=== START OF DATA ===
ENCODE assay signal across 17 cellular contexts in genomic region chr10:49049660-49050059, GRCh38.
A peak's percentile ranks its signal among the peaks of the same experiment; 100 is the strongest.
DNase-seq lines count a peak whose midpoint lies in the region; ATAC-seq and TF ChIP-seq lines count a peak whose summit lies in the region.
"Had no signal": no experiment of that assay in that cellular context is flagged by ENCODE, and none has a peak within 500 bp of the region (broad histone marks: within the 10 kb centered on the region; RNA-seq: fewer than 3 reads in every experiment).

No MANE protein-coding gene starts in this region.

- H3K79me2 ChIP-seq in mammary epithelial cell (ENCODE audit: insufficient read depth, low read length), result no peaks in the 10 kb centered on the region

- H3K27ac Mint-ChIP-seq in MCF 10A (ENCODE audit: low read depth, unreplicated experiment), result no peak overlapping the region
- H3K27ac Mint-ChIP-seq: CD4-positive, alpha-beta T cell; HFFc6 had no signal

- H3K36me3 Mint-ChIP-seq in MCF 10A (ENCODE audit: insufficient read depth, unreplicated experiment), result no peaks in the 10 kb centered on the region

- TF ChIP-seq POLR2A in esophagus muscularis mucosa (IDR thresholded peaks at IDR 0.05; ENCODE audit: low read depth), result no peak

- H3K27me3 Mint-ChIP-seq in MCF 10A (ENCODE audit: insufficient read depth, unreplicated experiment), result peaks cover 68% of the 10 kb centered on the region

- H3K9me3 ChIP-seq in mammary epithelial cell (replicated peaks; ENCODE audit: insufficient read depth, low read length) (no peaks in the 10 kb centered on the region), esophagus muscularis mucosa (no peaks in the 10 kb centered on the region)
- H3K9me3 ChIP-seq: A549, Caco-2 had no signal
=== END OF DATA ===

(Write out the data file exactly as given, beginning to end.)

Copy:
ENCODE assay signal across 17 cellular contexts in genomic region chr10:49049660-49050059, GRCh38.
A peak's percentile ranks its signal among the peaks of the same experiment; 100 is the strongest.
DNase-seq lines count a peak whose midpoint lies in the region; ATAC-seq and TF ChIP-seq lines count a peak whose summit lies in the region.
"Had no signal": no experiment of that assay in that cellular context is flagged by ENCODE, and none has a peak within 500 bp of the region (broad histone marks: within the 10 kb centered on the region; RNA-seq: fewer than 3 reads in every experiment).

No MANE protein-coding gene starts in this region.

- H3K79me2 ChIP-seq in mammary epithelial cell (ENCODE audit: insufficient read depth, low read length), result no peaks in the 10 kb centered on the region

- H3K27ac Mint-ChIP-seq in MCF 10A (ENCODE audit: low read depth, unreplicated experiment), result no peak overlapping the region
- H3K27ac Mint-ChIP-seq: CD4-positive, alpha-beta T cell; HFFc6 had no signal

- H3K36me3 Mint-ChIP-seq in MCF 10A (ENCODE audit: insufficient read depth, unreplicated experiment), result no peaks in the 10 kb centered on the region

- TF ChIP-seq POLR2A in esophagus muscularis mucosa (IDR thresholded peaks at IDR 0.05; ENCODE audit: low read depth), result no peak

- H3K27me3 Mint-ChIP-seq in MCF 10A (ENCODE audit: insufficient read depth, unreplicated experiment), result peaks cover 68% of the 10 kb centered on the region

- H3K9me3 ChIP-seq in mammary epithelial cell (replicated peaks; ENCODE audit: insufficient read depth, low read length) (no peaks in the 10 kb centered on the region), esophagus muscularis mucosa (no peaks in the 10 kb centered on the region)
- H3K9me3 ChIP-seq: A549, Caco-2 had no signal